This chapter concentrates on angiosperms or flowering plants, which are considered the dominant land plants and sister to a group that includes all other extant seed plants. Angiosperms have a long fossil record going back to the earliest Cretaceous period, and they possibly originated during the Jurassic period more than 140 million years ago. The chapter covers the two great groups of angiosperm species: monocots and eudicots. Monocots are plants with a single cotyledon and pollen grains that monosulcate, while eudicots are plants with two cotyledons and pollen grains that predominantly tricolpate. The chapter reviews data from DNA sequences and morphology that show that the monocot and eudicot clades are derived from members of a morphologically disparate, paraphyletic group of families.
Walter S. Judd, Christopher S. Campbell, Elizabeth A. Kellogg, Peter F. Stevens, and Michael J. Donoghue
Plant Systematics begins by looking at the field of plant systematics as a whole. It then introduces methods and principles of biological systematics before turning to the historical background of classification and system in flowering plants. Next, it examines taxonomic evidence, including an outline of structural and biochemical characters. The text also discusses the evolution of plant diversity and provides an overview of green plant phylogeny. Finally, the book ends with an analysis of lycophytes, ferns, and gymnosperm, and phylogenetic relationships of angiosperms.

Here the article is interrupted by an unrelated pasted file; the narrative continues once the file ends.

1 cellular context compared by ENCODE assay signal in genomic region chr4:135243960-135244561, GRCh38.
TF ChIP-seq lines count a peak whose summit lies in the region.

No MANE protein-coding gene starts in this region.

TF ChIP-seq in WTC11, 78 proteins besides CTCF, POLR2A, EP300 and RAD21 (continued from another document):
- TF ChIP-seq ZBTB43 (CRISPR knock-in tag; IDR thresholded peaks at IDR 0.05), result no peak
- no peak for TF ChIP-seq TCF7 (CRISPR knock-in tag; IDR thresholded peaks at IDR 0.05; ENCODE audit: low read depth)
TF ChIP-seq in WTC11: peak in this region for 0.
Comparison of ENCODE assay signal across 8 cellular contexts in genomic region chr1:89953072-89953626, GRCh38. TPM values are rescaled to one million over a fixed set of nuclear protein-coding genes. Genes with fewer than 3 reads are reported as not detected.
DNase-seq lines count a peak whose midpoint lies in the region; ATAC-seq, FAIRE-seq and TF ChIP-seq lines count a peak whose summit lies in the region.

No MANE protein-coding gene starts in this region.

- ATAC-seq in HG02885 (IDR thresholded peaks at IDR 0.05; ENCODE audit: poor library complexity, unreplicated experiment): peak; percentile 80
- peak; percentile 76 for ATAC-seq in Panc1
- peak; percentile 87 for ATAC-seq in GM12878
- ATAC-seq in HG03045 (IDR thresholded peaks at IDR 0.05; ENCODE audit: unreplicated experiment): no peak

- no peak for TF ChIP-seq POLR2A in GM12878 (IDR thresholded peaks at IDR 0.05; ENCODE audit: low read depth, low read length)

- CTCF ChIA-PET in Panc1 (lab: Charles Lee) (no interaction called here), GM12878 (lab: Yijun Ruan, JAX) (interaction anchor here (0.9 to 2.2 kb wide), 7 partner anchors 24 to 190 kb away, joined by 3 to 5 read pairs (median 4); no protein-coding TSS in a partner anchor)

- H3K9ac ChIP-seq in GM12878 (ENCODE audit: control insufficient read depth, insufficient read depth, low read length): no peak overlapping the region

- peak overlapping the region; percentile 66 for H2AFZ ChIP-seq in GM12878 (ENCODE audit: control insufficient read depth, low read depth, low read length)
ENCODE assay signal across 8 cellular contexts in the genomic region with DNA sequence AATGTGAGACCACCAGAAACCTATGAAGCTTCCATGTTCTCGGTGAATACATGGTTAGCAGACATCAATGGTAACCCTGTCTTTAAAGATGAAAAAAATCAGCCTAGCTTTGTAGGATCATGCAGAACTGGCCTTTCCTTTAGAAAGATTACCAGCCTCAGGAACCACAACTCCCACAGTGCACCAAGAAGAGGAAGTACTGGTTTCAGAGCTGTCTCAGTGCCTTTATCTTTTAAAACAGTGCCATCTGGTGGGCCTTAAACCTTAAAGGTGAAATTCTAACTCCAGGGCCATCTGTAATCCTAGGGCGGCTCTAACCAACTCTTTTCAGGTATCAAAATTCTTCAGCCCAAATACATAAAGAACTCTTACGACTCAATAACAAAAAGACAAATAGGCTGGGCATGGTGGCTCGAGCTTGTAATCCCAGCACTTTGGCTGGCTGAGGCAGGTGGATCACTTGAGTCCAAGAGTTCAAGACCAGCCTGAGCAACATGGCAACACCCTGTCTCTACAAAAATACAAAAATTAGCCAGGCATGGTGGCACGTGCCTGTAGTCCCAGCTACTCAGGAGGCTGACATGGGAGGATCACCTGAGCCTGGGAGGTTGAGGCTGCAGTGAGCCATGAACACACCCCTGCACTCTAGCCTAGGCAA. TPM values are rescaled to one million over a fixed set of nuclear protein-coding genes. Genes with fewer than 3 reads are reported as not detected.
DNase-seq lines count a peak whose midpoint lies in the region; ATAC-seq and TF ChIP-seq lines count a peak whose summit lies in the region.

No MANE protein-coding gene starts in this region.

The Science of Plant Systematics
This chapter considers the lineage of green plants, which is a major lineage that includes the so-called green algae and land plants. It explains that green plants share a number of features, including the presence of the photosynthetic pigments chlorophyll a and b and storage of carbohydrates in the form of starch. The chapter also examines the presence of two anterior whiplash flagella at some stage of the life cycle of green plants. The chapter also covers land plants or embryophytes, whose closest extant relatives are members of the “charophytes,” a green algal group. It traces the life histories of land plants, which involve the alternation of two morphologically distinct bodies, thick-walled spores, an embryonic stage in the life cycle, specialized structures that protect the gametes, and a cuticle.
Taxonomic Evidence: Structural and Biochemical Characters
The chapter focuses on taxonomic evidence consisting of the characters used in phylogenetic analyses. Plant classifications are based on this evidence, including characters used in describing patterns of variation at or below the species level. The chapter shows how taxonomic evidence can be gathered from a wide variety of sources, from all parts of a plant, and during all stages of a plant's development. It also summarizes the use of characters from morphology, anatomy, embryology, chromosomes, palynology, secondary metabolites, and proteins. The chapter also considers nucleic acids, namely DNA and RNA, as these are an increasingly important source of taxonomic characterization in plant taxonomy and the rapidly developing field of molecular systematics. The chapter also discusses morphological characters, which are used for practical plant identification and hypothesizing phylogenetic relationships.